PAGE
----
TSH-secreting pituitary adenoma

TSH-secreting pituitary adenomas are slow-growing benign pituitary tumours that produce thyroid stimulating hormone (TSH) and are a very rare cause of hyperthyroidism (overactive thyroid).

Alternative names for TSH-secreting pituitary adenoma


What are TSH-secreting pituitary adenomas?

TSH-secreting pituitary adenomas are benign tumours of the pituitary gland. They produce too much thyroid stimulating hormone (TSH), which causes the thyroid gland to produce thyroid hormones in excess, leading to an overactive thyroid (hyperthyroidism). Patients typically present with signs and symptoms of hyperthyroidism, but these patients may also have headaches and loss of some of their field of vision due to enlargement of the pituitary gland; rarely, there are no symptoms which is called asymptomatic. Early diagnosis and correct treatment may prevent pituitary and heart complications and increase the chance of cure.

What causes TSH-secreting pituitary adenomas?

The cause and the changes that lead to the development of a TSH-secreting pituitary adenoma are currently unknown.

What are the signs and symptoms of a TSH-secreting pituitary adenoma?

Patients may present with symptoms of hyperthyroidism including sweating, heat intolerance, shaky hands, palpitations, nervousness, increased stool frequency, weight loss, poor sleep quality, fatigue, and irregular periods. They may also present with headache, visual disturbance, an enlarged thyroid gland (goitre) and galactorrhoea (inappropriate discharge of milk from the breasts).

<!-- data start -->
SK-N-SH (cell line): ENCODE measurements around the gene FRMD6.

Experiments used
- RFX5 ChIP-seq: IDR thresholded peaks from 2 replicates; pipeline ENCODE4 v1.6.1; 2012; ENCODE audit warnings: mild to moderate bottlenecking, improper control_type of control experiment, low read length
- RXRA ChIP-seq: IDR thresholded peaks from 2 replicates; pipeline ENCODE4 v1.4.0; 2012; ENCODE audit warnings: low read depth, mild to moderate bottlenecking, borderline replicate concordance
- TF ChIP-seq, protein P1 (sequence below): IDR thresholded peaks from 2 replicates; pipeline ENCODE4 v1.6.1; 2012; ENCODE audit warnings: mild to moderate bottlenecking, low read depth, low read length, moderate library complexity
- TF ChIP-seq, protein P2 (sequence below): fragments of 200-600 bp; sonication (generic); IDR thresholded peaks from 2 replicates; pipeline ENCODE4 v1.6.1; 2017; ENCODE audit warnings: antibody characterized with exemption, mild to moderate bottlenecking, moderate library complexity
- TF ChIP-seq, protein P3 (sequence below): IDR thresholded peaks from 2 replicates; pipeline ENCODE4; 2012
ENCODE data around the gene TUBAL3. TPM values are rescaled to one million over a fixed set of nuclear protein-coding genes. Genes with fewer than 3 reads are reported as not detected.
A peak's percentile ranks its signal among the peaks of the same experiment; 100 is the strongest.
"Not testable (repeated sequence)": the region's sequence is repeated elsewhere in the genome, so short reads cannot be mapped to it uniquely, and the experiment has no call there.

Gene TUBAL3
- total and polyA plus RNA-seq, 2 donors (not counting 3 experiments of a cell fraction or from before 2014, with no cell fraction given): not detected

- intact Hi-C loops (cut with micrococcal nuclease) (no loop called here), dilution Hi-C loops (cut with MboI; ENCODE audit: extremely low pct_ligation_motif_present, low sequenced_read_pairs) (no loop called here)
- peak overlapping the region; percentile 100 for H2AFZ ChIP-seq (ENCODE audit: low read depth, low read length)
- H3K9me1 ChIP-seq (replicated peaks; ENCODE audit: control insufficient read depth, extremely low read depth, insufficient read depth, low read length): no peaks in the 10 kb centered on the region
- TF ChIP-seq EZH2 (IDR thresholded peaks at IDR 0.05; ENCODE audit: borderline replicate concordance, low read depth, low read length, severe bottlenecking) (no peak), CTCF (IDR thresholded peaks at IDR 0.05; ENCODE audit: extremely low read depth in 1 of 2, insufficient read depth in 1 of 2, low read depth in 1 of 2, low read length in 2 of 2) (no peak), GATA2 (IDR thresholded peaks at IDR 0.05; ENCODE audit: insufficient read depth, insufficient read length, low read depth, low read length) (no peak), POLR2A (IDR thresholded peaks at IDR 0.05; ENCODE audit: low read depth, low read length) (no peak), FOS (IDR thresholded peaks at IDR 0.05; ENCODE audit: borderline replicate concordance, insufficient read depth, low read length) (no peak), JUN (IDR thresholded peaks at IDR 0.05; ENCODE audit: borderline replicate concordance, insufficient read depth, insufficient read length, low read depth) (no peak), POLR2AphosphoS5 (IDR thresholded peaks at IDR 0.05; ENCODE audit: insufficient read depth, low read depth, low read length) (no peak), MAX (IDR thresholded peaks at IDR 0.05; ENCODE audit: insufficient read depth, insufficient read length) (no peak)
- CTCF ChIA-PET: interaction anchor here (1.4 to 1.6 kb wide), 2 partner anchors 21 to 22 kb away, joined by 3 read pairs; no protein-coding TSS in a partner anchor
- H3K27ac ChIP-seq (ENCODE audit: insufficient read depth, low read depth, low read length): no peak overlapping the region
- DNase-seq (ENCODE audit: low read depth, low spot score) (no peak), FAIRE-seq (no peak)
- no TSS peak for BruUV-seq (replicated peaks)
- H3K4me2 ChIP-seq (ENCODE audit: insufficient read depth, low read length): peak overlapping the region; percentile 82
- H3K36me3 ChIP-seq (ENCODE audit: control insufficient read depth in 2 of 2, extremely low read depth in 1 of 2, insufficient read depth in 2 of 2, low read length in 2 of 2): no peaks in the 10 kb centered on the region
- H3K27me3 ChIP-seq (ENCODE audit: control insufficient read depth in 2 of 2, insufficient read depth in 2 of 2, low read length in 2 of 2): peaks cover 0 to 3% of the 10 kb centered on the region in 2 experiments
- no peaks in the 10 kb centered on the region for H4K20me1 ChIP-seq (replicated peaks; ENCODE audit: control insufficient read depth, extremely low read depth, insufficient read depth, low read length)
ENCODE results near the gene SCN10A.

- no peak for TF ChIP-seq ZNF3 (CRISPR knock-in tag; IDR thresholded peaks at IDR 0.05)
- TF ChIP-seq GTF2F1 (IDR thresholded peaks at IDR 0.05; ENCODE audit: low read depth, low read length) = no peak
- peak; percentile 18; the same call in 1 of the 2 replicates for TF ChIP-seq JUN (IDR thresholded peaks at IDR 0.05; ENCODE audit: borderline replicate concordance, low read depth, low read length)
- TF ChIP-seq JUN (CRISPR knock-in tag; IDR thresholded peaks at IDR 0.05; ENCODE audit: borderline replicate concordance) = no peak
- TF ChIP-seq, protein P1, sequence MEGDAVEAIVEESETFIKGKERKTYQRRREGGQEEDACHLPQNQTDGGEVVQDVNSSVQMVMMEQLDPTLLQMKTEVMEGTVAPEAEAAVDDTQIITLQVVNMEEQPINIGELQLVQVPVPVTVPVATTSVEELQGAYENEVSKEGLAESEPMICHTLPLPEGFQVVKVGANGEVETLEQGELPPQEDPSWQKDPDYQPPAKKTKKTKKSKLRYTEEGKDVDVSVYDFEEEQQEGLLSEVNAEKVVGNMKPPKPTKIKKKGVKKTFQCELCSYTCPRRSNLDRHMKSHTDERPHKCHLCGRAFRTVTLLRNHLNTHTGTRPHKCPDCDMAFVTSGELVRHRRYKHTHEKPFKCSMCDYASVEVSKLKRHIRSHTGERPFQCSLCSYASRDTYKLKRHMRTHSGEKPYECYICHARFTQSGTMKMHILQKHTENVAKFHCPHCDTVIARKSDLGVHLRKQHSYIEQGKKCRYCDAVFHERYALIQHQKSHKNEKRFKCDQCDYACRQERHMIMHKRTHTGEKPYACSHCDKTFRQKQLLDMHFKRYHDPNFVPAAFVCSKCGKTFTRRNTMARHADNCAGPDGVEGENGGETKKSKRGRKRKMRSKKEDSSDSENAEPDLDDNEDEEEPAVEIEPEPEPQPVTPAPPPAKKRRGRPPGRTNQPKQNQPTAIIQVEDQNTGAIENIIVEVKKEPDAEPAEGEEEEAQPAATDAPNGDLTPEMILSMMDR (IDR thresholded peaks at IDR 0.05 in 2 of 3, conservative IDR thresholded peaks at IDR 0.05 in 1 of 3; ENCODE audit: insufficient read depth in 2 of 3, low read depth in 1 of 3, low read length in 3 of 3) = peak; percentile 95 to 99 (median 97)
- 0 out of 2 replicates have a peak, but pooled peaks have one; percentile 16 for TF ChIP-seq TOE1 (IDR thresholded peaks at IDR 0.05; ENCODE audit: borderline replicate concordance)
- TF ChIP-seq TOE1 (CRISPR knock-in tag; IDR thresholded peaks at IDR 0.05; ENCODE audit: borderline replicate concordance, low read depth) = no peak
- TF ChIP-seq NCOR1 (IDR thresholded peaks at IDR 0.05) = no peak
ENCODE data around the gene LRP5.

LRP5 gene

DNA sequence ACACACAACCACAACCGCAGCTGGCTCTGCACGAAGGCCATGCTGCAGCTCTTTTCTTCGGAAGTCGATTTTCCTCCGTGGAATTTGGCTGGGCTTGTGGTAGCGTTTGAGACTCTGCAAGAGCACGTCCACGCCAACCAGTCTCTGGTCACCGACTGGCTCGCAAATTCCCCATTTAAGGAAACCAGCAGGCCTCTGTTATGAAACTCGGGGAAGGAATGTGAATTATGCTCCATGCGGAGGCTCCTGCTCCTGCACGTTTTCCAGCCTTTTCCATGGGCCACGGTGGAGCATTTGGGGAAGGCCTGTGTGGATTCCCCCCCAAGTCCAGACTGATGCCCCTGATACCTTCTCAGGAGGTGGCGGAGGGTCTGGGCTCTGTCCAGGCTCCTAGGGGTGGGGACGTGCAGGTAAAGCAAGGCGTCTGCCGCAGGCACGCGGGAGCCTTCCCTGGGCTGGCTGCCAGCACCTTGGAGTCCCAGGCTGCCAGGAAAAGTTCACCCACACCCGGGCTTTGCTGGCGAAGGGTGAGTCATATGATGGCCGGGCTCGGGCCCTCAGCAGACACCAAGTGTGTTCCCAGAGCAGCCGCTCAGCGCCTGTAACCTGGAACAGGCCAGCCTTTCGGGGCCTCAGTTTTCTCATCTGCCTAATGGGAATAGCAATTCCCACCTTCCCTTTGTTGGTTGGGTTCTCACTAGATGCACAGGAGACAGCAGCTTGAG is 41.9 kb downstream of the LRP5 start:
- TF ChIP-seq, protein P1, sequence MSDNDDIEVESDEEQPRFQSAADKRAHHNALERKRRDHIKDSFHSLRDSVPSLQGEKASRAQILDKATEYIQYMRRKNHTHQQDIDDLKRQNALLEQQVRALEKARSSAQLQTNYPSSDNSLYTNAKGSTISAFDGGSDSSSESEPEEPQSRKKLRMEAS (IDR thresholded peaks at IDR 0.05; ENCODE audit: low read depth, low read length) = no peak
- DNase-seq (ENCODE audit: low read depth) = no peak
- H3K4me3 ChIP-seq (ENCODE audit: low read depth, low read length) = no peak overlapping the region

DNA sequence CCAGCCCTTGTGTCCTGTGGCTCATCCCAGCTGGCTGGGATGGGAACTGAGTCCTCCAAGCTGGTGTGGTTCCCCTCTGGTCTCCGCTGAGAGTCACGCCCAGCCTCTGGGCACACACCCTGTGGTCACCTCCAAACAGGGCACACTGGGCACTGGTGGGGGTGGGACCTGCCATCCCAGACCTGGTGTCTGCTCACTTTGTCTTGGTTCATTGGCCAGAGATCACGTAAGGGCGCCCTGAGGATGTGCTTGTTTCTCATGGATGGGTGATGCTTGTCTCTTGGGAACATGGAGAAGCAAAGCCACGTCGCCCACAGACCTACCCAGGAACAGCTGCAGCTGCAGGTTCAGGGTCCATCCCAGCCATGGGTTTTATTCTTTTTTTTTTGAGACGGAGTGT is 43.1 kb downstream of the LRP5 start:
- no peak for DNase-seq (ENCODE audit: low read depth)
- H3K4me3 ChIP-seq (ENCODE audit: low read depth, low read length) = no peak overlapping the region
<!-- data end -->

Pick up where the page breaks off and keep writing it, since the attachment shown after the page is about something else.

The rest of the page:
How common are TSH-secreting pituitary adenomas?

TSH-secreting pituitary adenomas are very rare and account for less than 1% of all pituitary adenomas. Since the prevalence in the general population of all pituitary adenomas is estimated to be around 0.02%, TSH-secreting pituitary adenomas affect about one person per million over their lifetime. The average age of people affected is in their 40s and 50s.

Are TSH-secreting pituitary adenomas inherited?

Some families carry genes that increase their risk of developing pituitary adenomas, but this is very rare.

How is a TSH-secreting pituitary adenoma diagnosed?

TSH-secreting pituitary adenomas are diagnosed by laboratory and radiological tests. Laboratory tests involve measuring blood thyroid hormone and thyroid stimulating hormone (TSH) levels. Further blood tests are taken to measure the levels of other hormones produced by the pituitary gland. Imaging of the pituitary is required to complete the diagnosis. Magnetic resonance imaging (MRI) of the pituitary is used to look for a pituitary adenoma. These tests are usually carried out as outpatient appointments.

Similar biochemical findings to the above tests may also be found in patients with a related condition called ‘resistance to thyroid hormone’ (see the article on resistance to thyroid hormone for further details).

How is a TSH-secreting pituitary adenoma treated?